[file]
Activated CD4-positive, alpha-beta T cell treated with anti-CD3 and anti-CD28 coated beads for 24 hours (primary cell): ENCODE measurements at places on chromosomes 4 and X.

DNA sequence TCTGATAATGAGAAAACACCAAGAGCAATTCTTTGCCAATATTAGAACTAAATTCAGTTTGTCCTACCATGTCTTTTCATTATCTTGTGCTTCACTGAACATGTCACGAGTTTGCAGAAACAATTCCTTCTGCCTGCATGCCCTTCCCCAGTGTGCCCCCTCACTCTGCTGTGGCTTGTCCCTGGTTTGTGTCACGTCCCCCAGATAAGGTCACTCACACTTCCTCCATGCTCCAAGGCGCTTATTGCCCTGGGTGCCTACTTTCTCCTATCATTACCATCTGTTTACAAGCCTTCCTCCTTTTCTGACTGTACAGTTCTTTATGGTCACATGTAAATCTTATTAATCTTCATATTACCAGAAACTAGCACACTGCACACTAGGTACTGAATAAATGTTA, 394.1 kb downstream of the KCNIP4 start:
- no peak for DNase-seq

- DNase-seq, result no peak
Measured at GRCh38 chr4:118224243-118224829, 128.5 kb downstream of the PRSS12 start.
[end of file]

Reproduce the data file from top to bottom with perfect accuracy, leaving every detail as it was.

Activated CD4-positive, alpha-beta T cell treated with anti-CD3 and anti-CD28 coated beads for 24 hours (primary cell): ENCODE measurements at places on chromosomes 4 and X.

DNA sequence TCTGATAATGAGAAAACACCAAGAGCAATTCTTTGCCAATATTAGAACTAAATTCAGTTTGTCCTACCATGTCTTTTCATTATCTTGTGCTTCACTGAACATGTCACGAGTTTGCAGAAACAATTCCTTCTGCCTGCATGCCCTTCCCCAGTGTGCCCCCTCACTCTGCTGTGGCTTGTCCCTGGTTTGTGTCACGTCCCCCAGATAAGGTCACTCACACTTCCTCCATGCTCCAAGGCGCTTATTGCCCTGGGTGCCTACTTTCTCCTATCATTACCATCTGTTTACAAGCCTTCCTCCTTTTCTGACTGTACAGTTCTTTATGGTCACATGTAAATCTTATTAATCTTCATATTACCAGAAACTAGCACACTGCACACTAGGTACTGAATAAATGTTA, 394.1 kb downstream of the KCNIP4 start:
- no peak for DNase-seq

- DNase-seq, result no peak
Measured at GRCh38 chr4:118224243-118224829, 128.5 kb downstream of the PRSS12 start.